No. 8/June 18, 2018

Modified Growing Degree Days (Base 50°F, March 1 through June 14)
Insect development is temperature dependent. We can use degree days to help predict insect emergence and activity. Home, Yard, and Garden readers can use the links in this article with the degree day accumulations to determine what insect pests could be active in their area.

Flying "Brown Moths" Near Flowering Trees
Lots of questions about the "brown moths" that have been very active around sunset across several central Illinois towns this week. These are armyworm moths. Armyworm moths migrate from the south each spring. They mate and lay eggs in grass and weedy areas.

Japanese Beetles on Ornamental Plants
Adult Japanese beetles (Popillia japonica) have emerged in Illinois and are beginning to feed on ornamental plants.  Japanese beetle adults have a broad host range, feeding on over 100 plants including linden, buckeye, rose, crabapple, apple, grape and raspberry.  They may feed on the foliage, flowers and fruits of their host plants, skeletonizing leaves so only the leaf veins remain.  Beetles tend to feed on and damage the upper portions of plants which can lead to heavy damage in the tops of trees.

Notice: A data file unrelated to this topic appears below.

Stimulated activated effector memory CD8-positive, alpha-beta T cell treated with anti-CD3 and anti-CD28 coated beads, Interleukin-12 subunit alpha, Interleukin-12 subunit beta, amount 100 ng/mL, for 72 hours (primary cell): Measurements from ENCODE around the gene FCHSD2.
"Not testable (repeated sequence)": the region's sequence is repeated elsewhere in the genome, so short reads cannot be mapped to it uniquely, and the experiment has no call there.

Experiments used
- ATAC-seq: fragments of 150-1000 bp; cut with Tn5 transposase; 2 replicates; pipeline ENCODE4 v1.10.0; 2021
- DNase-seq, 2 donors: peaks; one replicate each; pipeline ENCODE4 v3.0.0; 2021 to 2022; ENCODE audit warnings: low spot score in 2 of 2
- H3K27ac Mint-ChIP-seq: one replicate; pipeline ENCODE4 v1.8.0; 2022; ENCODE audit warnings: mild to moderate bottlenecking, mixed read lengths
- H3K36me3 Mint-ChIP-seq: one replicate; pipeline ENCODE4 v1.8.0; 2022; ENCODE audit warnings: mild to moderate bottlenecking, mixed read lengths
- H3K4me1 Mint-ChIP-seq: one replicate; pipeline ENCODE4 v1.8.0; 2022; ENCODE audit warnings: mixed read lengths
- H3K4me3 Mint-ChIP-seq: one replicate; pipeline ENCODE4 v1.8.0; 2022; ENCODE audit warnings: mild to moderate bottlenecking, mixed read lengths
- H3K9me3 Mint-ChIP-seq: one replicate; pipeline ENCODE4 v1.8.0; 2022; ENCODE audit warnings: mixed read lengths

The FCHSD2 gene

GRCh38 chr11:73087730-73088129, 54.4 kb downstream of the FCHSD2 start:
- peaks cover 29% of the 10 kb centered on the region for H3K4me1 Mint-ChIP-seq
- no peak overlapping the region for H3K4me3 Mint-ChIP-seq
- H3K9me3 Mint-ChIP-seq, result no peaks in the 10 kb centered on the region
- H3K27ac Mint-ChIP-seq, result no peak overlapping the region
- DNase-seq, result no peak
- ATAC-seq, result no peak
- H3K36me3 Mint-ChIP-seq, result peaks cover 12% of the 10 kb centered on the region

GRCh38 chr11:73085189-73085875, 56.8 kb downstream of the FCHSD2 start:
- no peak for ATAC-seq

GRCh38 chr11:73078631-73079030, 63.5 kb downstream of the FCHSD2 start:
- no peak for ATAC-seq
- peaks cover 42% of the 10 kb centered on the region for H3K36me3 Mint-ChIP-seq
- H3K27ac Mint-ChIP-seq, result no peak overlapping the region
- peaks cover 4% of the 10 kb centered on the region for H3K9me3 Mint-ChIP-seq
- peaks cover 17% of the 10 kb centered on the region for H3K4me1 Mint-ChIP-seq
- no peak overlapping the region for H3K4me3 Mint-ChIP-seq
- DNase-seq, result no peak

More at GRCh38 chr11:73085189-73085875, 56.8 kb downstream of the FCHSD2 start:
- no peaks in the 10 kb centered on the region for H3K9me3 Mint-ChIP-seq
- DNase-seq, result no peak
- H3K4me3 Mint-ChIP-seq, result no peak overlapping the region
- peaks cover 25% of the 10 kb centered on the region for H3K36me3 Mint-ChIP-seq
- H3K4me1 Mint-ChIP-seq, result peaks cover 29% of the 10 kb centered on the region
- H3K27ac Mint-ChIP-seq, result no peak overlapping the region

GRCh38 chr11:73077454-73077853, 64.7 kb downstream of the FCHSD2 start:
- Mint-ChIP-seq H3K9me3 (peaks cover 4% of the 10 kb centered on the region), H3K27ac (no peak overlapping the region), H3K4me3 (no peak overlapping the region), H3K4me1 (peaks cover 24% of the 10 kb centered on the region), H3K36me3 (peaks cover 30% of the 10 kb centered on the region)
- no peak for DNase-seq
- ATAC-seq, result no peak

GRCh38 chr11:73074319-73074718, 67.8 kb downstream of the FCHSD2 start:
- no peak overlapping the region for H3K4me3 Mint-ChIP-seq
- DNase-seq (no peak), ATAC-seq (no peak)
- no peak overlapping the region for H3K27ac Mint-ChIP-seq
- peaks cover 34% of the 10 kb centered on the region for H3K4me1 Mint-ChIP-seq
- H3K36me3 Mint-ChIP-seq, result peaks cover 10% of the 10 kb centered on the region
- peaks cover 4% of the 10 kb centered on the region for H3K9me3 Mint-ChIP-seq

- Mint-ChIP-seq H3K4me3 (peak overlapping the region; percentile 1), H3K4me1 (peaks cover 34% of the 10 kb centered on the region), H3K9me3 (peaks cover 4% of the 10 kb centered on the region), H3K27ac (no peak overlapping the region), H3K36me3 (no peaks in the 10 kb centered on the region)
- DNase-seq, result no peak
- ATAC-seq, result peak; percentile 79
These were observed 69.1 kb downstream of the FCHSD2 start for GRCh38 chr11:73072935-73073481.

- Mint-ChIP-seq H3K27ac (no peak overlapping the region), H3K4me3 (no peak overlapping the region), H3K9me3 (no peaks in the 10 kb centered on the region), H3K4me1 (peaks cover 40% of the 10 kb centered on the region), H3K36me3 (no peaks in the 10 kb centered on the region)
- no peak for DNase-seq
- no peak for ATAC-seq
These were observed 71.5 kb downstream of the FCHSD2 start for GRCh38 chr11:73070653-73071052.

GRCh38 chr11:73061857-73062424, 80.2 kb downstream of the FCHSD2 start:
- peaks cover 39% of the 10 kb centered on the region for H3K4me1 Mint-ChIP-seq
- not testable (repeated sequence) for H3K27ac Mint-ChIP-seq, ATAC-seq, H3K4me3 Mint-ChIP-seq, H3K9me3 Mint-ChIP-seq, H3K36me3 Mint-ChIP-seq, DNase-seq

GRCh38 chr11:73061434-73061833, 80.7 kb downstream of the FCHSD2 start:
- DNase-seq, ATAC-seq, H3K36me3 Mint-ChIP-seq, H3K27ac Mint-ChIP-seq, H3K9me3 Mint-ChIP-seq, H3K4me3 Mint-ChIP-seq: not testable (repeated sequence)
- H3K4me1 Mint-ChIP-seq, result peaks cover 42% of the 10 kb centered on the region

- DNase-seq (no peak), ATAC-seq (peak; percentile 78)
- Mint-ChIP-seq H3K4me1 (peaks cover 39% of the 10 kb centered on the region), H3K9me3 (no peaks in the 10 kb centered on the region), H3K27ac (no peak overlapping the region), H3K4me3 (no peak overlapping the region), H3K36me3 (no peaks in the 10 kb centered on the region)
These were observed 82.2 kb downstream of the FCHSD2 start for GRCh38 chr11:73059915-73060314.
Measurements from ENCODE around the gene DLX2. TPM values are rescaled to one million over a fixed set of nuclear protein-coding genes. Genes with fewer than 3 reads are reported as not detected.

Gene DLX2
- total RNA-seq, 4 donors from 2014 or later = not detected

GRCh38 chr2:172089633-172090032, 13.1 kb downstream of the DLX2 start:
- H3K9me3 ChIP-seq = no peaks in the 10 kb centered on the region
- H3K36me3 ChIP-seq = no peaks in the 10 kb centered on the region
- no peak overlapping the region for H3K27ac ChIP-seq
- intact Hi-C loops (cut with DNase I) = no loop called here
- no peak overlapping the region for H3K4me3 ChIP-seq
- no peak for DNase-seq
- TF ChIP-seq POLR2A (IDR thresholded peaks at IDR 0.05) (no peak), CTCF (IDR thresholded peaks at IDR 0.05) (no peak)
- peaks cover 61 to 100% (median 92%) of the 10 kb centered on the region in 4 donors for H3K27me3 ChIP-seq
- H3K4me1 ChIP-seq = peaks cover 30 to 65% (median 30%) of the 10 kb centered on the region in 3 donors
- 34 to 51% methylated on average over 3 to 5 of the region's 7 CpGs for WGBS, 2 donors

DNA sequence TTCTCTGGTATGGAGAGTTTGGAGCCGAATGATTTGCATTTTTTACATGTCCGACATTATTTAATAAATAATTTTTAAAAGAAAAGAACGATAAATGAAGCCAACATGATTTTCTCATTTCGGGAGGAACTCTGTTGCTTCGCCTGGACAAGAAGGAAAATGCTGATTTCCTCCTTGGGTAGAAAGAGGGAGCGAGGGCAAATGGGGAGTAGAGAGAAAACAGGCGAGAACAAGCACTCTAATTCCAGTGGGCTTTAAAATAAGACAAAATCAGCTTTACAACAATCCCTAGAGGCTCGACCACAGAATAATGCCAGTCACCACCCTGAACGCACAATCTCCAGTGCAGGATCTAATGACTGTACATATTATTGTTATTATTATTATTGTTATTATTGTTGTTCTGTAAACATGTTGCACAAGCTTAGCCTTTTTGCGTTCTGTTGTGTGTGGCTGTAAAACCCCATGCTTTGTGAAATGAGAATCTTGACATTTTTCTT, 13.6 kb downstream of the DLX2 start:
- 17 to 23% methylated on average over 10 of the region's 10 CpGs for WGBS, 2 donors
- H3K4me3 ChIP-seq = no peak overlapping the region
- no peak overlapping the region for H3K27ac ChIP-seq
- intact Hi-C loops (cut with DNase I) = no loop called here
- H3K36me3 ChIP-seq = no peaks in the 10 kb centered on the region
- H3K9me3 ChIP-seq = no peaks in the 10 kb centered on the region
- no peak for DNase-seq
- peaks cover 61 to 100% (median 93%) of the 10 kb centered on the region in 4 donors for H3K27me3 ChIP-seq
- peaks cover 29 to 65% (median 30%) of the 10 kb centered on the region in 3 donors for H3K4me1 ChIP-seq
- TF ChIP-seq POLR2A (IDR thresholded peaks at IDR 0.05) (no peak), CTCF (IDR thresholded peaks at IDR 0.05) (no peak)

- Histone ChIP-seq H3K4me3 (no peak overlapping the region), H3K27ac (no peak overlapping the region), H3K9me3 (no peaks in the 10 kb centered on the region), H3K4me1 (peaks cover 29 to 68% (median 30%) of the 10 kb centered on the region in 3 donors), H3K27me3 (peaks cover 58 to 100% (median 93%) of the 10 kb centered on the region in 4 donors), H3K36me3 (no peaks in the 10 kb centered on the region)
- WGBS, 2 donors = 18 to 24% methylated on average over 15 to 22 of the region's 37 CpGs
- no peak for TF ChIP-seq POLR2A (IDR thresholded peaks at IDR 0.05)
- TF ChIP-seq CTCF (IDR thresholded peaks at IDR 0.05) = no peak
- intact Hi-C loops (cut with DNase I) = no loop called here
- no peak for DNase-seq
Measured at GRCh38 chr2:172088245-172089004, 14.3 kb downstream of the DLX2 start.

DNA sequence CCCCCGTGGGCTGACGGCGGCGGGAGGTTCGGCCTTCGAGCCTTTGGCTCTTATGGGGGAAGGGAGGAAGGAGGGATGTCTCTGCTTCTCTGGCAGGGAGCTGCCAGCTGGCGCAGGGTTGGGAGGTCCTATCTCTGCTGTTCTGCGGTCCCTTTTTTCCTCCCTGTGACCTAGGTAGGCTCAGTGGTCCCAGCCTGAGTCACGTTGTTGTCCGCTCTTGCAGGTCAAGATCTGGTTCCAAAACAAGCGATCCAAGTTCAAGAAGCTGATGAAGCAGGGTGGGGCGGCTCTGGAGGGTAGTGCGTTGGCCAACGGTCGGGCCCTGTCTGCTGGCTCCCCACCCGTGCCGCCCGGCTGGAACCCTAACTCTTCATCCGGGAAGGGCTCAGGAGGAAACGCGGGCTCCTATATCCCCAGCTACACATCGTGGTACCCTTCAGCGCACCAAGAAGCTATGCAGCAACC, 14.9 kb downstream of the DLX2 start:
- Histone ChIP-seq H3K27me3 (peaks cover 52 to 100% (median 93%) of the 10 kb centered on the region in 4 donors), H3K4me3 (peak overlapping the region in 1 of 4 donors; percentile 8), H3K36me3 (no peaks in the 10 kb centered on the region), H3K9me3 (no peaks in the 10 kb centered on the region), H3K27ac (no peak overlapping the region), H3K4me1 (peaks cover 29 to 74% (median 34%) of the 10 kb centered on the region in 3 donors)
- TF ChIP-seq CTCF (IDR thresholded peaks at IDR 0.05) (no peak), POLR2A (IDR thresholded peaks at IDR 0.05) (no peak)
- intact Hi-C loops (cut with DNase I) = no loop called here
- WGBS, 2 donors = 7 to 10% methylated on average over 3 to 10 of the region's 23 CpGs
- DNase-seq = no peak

Brown Patch
Weather conditions in many parts of Illinois have been conducive to the development of brown patch on turf. This is a fungal disease caused by Rhizoctonia solani. Brown patch outbreaks occur during hot, muggy weather when night temperatures are above 68°F, overnight dew periods exceed 8 hours, and daytime temperatures are in the 80s and 90s. The disease is capable infecting all cool-season turfgrass species. Tall fescue and perennial ryegrass are the more severely damaged landscape turgrasses. The disease tends to be most damaging on dense, highly fertilized turfgrasses.

Making Pesticide Applications in School/Community Gardens
Nothing tastes better than produce you have grown. Before you can harvest and share your bounty, you may have to manage pests which can reduce your yields. Insects, diseases, and weeds can be controlled by various methods. Pesticides are an important tool in pest management; in order to use pesticides legally and safely, there are a few things you must know. You may need to obtain a license to apply pesticides from the Illinois Department of Agriculture per the Illinois Pesticide Act. This fact sheet will help guide you to determine if you need one.

Home Pesticide Remedies--Use with Caution
Home horticulture remedies come in all kinds of special recipes passed down from one gardener to the next. Some of these recipes include coffee grounds to repel ants, mint to keep mice away, dawn dish soap to remove aphids, and even using coyote urine to repel raccoons from a sweet corn patch. And if you want to know, it can be bought on Amazon! These might be considered snake oil to some and to others a saving grace.